“A corporation is a living organism; it has to continue to shed its skin. Methods have to change. Focus has to change. Values have to change. The sum total of those changes is transformation.” — Andy Grove
In Memoriam: Andy Grove
2 September 1936 – 21 March 2016
Andy Grove was noted for making sure that important details were never missed. Having a strategic vision helps in recognizing the important factors.
He had survived by getting things right in the long term and transforming himself.
“By the time I was twenty, I had lived through a Hungarian Fascist dictatorship, German military occupation, the Nazis’ “Final Solution,” the siege of Budapest by the Soviet Red Army, a period of chaotic democracy in the years immediately after the war, a variety of repressive Communist regimes, and a popular uprising that was put down at gunpoint. . . [where] many young people were killed; countless others were interned. Some two hundred thousand Hungarians escaped to the West. I was one of them.“
Even though he arrived in the United States with little money and not knowing English, Grove retained a “passion for learning.” He earned a bachelor’s degree in chemical engineering from the City College of New York in 1960, followed by a Ph.D. in chemical engineering from the University of California, Berkeley in 1963.
“Probably no one person has had a greater influence in shaping Intel, Silicon Valley, and all we think about today in the technology world than Andy Grove.” — Pat Gelsinger, CEO of VMware
Grove encouraged the United States to be “vigilant as a nation to have tolerance for difference, a tolerance for new people.” He pointed out that immigration and immigrants are what made America what it is.
Andrew Stephen “Andy” Grove, Mastermind Rational, (born András István Gróf; 2 September 1936 – 21 March 2016) was a Hungarian-born American businessman, engineer, author and a science pioneer in the semiconductor industry. Born into a Jewish family in Budapest, Hungary before World War II, he escaped from Communist-controlled Hungary at the age of 20 and moved to the United States where he finished his education. He was one of the founders and the CEO of Intel Corporation, helping transform the company into the world’s largest manufacturer of semiconductors.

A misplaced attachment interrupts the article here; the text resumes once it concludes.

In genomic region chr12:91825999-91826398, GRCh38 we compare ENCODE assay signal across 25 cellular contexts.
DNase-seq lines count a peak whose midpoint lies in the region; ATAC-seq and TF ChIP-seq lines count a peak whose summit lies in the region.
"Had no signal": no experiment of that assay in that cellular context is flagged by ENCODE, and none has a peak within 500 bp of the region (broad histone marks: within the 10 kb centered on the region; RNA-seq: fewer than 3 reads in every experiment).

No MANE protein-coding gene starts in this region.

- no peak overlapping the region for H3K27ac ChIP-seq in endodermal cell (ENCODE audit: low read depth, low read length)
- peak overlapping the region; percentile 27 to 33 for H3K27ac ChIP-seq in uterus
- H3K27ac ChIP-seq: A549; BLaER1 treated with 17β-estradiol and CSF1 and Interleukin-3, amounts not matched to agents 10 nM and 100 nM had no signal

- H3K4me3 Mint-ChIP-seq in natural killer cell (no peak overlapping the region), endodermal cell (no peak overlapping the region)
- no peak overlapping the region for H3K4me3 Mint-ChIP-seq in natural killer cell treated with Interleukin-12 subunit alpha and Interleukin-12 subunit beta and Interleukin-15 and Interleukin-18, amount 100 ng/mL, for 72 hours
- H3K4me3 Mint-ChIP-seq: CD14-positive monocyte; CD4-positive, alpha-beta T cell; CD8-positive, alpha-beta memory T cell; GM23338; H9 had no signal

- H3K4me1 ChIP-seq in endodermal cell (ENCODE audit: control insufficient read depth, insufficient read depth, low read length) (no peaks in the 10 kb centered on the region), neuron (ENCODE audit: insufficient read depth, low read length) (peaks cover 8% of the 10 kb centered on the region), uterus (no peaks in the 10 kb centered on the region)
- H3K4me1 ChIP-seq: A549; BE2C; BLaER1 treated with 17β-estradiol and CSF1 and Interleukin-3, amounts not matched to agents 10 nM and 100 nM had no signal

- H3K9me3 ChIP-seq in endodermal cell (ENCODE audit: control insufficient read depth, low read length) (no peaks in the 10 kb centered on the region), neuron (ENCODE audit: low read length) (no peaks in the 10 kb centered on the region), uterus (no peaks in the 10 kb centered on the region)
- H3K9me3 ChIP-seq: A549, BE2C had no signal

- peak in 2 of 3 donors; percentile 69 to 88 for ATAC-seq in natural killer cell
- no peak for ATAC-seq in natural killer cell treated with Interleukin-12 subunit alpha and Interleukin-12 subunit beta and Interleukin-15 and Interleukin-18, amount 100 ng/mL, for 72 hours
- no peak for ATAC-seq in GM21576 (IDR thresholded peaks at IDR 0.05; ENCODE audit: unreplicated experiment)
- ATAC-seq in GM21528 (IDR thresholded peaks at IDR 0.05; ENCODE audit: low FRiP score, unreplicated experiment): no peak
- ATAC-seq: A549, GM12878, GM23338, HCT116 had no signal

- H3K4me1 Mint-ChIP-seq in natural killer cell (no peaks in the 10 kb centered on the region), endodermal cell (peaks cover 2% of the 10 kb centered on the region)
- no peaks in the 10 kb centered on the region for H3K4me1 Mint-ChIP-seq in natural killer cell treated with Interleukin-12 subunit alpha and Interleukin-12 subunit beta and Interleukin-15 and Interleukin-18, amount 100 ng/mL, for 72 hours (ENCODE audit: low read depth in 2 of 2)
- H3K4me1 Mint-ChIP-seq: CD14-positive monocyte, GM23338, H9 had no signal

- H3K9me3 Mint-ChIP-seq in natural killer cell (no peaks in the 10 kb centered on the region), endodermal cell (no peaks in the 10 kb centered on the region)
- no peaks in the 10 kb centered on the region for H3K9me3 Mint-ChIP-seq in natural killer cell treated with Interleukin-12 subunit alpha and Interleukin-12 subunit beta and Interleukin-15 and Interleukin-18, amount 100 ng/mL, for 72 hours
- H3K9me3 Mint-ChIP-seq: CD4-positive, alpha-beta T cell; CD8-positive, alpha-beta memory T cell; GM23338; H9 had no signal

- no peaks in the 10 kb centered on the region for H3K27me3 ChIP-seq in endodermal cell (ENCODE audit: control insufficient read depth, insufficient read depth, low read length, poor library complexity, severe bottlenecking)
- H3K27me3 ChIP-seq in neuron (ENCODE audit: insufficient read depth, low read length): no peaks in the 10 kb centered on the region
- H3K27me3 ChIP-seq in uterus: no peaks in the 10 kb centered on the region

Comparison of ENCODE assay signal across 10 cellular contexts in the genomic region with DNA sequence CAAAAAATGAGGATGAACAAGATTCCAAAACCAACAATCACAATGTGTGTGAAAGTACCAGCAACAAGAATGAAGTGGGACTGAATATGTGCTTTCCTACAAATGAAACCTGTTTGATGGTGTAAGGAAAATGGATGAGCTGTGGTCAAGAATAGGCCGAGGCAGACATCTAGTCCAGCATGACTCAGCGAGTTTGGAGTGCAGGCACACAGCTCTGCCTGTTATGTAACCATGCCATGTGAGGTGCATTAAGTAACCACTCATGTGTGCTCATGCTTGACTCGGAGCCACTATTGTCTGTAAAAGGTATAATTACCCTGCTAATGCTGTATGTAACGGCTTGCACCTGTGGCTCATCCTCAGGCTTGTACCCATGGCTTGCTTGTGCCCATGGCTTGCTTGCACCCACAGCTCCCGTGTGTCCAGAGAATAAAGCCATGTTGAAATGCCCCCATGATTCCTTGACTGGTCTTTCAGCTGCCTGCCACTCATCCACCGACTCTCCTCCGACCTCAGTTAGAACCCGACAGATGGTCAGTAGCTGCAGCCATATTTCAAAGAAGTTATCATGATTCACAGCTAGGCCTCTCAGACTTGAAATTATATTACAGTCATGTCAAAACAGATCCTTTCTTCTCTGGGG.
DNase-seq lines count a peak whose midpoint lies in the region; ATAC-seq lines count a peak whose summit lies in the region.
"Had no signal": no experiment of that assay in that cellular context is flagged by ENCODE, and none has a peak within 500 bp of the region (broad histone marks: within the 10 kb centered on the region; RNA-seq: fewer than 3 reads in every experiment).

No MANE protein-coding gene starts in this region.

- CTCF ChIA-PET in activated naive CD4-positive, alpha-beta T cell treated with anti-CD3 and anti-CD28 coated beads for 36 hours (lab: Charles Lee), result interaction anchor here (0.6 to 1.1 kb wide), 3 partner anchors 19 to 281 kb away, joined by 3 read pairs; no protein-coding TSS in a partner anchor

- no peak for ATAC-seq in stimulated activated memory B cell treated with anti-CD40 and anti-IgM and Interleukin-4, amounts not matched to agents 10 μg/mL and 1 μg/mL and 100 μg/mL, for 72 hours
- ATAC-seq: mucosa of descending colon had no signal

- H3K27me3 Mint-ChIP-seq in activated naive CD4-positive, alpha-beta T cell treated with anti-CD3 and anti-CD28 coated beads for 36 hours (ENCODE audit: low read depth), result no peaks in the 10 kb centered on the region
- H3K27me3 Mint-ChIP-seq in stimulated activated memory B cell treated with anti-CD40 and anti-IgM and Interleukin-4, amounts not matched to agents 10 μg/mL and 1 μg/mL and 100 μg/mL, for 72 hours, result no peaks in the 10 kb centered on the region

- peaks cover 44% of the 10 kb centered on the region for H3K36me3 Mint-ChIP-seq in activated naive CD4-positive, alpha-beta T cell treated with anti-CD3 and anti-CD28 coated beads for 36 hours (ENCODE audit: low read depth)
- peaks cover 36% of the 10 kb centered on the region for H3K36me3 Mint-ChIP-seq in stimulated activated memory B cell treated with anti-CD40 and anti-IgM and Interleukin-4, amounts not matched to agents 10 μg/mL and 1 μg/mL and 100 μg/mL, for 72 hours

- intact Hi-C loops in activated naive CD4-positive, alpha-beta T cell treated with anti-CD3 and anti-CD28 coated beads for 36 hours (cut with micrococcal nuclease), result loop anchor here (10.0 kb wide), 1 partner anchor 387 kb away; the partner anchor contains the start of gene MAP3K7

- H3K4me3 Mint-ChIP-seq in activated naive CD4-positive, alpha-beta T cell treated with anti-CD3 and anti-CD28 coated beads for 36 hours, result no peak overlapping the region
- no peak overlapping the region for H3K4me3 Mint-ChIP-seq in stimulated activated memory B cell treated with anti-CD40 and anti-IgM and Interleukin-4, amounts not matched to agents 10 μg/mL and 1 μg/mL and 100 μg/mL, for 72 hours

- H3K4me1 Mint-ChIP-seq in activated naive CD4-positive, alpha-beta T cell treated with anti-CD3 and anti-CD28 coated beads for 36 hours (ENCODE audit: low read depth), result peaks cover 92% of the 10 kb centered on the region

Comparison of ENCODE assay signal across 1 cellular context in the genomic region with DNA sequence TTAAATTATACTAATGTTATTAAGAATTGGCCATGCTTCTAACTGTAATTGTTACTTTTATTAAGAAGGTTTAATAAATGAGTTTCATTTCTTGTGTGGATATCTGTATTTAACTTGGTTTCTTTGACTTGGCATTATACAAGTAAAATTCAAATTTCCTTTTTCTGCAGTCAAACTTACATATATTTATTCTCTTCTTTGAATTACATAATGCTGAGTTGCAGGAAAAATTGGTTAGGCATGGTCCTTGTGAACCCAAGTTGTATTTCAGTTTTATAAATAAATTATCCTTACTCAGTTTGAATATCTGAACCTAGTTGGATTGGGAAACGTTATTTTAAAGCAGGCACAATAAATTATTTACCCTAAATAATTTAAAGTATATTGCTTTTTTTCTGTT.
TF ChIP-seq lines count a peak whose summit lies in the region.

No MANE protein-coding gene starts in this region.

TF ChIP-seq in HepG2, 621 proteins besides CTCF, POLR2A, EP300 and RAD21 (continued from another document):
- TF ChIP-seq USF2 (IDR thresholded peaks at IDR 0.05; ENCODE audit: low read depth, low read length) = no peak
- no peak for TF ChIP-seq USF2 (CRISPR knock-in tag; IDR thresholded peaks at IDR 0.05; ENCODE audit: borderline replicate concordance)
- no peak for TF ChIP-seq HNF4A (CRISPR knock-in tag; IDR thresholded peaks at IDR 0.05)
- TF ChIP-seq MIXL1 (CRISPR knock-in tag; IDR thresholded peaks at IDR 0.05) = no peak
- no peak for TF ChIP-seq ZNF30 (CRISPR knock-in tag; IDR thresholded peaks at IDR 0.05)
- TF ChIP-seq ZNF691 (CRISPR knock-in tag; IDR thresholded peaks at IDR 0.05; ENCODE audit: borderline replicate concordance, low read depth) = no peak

“Intel’s first products were dynamic memory chips (DRAM), but within a few years, competition from Japan and decreased demand for DRAM forced Grove to make a radical change to Intel’s core business. He killed the memory business and began manufacturing microprocessors. In hind sight, the move was brilliant. But at the time, this “bet the company” move wasn’t guaranteed to succeed. Thanks partially to this experience, Grove talks a lot about strategic inflection points and how they will make or break a company.”
Although they are highly capable leaders, Masterminds are not at all eager to take command, preferring to stay in the background until others demonstrate their inability to lead. Once they take charge, however, they are thoroughgoing pragmatists. Masterminds are certain that efficiency is indispensable in a well-run organization, and if they encounter inefficiency — any waste of human and material resources — they are quick to realign operations and reassign personnel. Masterminds do not feel bound by established rules and procedures, and traditional authority does not impress them, nor do slogans or catchwords. Only ideas that make sense to them are adopted; those that don’t, aren’t, no matter who thought of them. Remember, their aim is always maximum efficiency. [Please Understand Me II]
Intel Senior Vice President Ron Whittier notes that Grove preferred to keep open channels of communication between employees, and encouraged people to speak their minds: “People here aren’t afraid to speak up and debate with Andy.” They termed this style “constructive confrontation.” According to Grove’s successor at Intel, Craig Barrett, “It’s give and take, and anyone in the company can yell at him. He’s not above it.” Grove insisted that people be demanding on one another, which fostered an atmosphere of “ruthless intelligence.”
Management by Objective
As director of operations, manufacturing became Grove’s primary focus and his management style relied heavily on his management concepts. As the company expanded and he was appointed chairman, he became more involved in strategic decision-making, including establishing markets for new products, coordinating manufacturing processes and developing new partnerships with smaller companies. He did his best to keep most of Intel’s manufacturing in the U.S., as he was concerned that outsourcing technology limits the experience a company gained to make future breakthroughs.
“You must understand your mistakes. Study the hell out of them. You’re not going to have the chance of making the same mistake again—you can’t step into the river again at the same place and the same time—but you will have the chance of making a similar mistake.”
Opportunity costs in the “American Health Care System”
Other Mastermind Rationals include: Ed Catmull, Ayn Rand, Sheryl Wudunn, Salman Khan, Susan B Anthony, Issac Newton, Sharon Presley, Bill Gates, Masha Gessen, Ayaan Hirsi Ali, Rosalind Franklin, and Ulysses S. Grant